On Community-Based Collaboration: Lesson From the OCLC Debacle
Community-based collaboration or “Crowdsourcing” has become the buzzword in many industries- the idea that by fostering a community, you can solve many major problems through their collective wisdom without actually hiring people with… wisdom. Linux, Wikipedia, the recent Twitter Vote Report and many other projects are often cited as successful examples of this.
The nonprofit OCLC has a membership of over 69,000 libraries around the world. These libraries collaborate to create a database– WorldCat— of bibliographies that all the member libraries can use. It is a great system– or at least it was, until the recent introduction of their upcoming use policy. The two major concerns- via Terry’s Worklog– were:
- OCLC would require the license to be placed within the record. This takes the ownership of records away from the library and since it is only a link to the license, the license could be changed at any time without the knowledge of the linking library.
- WordCat data could not be used for creation of services– even non-profit– that may compete with it.
The first concern has been largely alleviated in a recent version of the OCLC FAQ, but the second one remains. Who really owns the database? Since it only applies to libraries who are members of OCLC (in contract), what prevents someone else from creating a competing service? And finally, can you really copyright a database?
There are many projects out there, like OpenLibrary, that are trying to create a truly open, non-commercial database of books that would run afoul of this clause. In reality, the problem is not in whether it will be enforced but in that this organization believes it is more than the sum of its parts. That OCLC– not its members– controls how and where the data should be used- data that was created by its members.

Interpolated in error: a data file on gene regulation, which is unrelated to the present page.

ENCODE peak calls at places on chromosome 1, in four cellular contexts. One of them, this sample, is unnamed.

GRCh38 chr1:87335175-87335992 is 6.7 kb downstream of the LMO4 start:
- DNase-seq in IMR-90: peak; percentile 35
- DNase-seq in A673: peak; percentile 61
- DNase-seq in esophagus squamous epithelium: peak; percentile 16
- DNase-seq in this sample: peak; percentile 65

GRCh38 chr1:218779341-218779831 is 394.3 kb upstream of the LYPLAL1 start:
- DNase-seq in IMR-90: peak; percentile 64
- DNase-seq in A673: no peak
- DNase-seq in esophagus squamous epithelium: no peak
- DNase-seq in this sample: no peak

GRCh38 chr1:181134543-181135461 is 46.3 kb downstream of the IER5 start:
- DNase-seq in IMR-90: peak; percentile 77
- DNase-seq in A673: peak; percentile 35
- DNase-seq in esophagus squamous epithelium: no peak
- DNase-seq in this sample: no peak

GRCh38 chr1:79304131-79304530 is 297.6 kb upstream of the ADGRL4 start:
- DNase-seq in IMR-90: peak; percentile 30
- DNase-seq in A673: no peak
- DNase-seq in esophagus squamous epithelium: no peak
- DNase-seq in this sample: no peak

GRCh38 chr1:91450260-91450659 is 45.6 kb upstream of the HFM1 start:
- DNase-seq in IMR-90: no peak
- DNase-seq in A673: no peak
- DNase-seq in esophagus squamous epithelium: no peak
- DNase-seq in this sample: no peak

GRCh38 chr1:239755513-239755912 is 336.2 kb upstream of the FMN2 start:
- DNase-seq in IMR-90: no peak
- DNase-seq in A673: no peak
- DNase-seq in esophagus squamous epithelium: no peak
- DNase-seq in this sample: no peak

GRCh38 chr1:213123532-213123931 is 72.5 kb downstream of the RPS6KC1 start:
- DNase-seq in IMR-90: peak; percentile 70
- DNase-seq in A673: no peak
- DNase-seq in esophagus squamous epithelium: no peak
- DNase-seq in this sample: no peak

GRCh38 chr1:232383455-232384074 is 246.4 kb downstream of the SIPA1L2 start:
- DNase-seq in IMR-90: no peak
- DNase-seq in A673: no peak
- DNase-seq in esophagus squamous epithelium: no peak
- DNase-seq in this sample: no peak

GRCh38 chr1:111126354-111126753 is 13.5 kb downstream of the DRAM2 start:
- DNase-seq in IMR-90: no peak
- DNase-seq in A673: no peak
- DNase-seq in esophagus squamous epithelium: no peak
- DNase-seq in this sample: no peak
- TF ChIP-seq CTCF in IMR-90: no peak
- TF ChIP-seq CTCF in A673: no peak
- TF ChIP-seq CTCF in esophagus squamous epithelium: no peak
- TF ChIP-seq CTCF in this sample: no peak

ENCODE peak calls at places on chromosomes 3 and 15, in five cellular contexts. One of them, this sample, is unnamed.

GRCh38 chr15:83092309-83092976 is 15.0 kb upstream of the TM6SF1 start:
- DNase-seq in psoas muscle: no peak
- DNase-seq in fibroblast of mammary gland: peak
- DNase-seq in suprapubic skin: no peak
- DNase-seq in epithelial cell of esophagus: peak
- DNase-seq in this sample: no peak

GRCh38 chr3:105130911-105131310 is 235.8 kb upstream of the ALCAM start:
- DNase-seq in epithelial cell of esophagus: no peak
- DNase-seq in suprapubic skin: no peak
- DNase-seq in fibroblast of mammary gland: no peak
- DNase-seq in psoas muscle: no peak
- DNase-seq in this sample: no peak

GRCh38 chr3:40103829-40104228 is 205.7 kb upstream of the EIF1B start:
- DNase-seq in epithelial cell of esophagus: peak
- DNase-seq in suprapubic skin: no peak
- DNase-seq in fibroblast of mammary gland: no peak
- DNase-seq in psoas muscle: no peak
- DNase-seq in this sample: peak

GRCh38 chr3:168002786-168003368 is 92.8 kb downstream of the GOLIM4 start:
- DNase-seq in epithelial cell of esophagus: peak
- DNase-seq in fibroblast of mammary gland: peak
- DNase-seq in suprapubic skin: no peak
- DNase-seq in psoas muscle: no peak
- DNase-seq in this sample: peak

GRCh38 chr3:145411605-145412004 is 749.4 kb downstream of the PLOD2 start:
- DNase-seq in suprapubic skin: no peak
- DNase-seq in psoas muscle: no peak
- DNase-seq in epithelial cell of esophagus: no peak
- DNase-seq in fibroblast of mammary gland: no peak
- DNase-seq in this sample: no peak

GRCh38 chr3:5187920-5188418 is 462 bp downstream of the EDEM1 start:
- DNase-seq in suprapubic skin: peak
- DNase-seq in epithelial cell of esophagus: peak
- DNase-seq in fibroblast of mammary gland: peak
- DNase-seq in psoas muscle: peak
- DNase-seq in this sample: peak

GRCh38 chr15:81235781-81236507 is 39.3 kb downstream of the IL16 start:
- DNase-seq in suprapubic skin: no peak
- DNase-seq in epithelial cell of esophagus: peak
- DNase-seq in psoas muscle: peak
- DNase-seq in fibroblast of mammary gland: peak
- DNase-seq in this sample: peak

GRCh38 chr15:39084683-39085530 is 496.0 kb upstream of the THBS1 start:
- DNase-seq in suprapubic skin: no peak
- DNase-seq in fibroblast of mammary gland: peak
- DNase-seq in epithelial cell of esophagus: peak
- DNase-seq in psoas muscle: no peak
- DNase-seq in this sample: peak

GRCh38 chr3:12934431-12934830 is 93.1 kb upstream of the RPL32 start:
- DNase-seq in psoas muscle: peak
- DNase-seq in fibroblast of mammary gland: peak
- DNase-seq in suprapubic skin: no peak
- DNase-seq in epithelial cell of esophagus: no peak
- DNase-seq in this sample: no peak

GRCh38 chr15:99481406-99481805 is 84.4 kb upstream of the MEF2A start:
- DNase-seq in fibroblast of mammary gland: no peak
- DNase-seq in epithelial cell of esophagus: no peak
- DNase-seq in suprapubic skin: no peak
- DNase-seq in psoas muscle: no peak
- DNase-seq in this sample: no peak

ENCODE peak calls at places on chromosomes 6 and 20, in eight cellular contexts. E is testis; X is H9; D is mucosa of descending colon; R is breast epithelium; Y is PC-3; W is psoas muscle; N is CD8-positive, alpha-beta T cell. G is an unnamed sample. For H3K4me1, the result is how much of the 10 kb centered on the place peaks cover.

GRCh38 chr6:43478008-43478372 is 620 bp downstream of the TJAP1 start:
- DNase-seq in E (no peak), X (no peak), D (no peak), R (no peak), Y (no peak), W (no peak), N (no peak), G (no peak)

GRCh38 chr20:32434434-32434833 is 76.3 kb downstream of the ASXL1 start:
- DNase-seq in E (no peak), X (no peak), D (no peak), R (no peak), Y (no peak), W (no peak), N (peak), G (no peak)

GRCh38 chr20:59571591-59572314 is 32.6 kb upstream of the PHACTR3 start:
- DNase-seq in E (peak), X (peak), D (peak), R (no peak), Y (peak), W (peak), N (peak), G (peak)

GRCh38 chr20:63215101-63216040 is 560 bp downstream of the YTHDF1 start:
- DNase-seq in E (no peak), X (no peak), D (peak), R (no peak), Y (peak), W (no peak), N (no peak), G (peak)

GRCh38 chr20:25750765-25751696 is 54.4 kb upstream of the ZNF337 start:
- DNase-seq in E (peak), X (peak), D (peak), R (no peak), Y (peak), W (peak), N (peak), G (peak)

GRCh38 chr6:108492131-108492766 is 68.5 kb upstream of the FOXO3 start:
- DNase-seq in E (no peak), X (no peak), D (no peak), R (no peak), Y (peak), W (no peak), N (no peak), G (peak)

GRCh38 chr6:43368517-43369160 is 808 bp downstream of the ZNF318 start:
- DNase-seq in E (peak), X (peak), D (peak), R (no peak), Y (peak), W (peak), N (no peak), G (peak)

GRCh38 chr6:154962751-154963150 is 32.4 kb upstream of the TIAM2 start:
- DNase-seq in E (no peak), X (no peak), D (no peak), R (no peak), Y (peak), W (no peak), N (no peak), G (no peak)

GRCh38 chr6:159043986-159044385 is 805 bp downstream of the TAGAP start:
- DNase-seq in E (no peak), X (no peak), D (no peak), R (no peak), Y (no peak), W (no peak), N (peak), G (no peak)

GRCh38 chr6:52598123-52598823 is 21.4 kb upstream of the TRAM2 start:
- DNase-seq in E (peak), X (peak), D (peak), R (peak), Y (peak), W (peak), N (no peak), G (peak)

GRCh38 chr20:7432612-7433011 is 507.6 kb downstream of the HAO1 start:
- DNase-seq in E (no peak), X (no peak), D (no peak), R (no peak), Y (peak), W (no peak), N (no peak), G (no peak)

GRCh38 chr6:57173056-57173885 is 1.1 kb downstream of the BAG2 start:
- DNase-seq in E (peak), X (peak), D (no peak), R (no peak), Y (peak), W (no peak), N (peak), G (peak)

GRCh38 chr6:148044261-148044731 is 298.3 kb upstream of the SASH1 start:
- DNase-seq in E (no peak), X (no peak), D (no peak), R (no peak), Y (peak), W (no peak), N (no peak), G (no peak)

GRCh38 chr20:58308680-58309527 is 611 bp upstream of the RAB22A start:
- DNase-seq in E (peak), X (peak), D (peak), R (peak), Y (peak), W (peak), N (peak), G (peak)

This is where OCLC is different from free and open source projects like Linux, Wikipedia and every Creative Commons or GPL licensed copyrighted work. There is no right to fork.
To everyone who contributes to community projects:
Always reserve the right to fork.
That is to say, you should always be able to take the marbles and go home. To fork, in open source projects, means to take all the code/data and create another project. This is made possible by the inherent “free”ness of GPL, CC, GFDL and other licenses. Many open source projects have been forked in the past because a sufficient chunk of the community didn’t like the rules they were being asked to comply with. Nobody controlled the code, so everyone controlled the code.
However, in the case of the OCLC debacle, via Annoyed Librarian:
To use a prison metaphor, it’s clear that librarians dropped the soap decades ago.
Basically, by using OCLC’s data you agree to protect their existence. And their monopoly (nobody else in the world does what they do, at the scale they do it). And with data that they didn’t even create.
In a time when everyone is using search engines as their first stop in finding answers, closing WorldCat further is a major step backwards. Like many other old-world companies, the OCLC is trying to remain relevant in the face of major paradigm shifts- in this regard, it is much like the Associated Press, which is losing relevance and support from member libraries (thanks Edward Vielmetti). If this was a commercial enterprise built by a million highly paid employees, it would make no difference what they did with their data. But this is a non-profit built on the backs of its members contributions.
As Princess Leia said:
The more you tighten your grip, Tarkin, the more star systems will slip through your fingers.
- New WorldCat Policy
- WorldCat Policy FAQ
- Excellent overview of the issue at Terry’s Worklog
- Another comprehensive overview by Rob Styles
- Follow-up to comments from OCLC by Rob Styles
- On whether OCLC usage policy is like open source (short answer: no!)
- Is the OCLC change related to the recent Google Books settlement?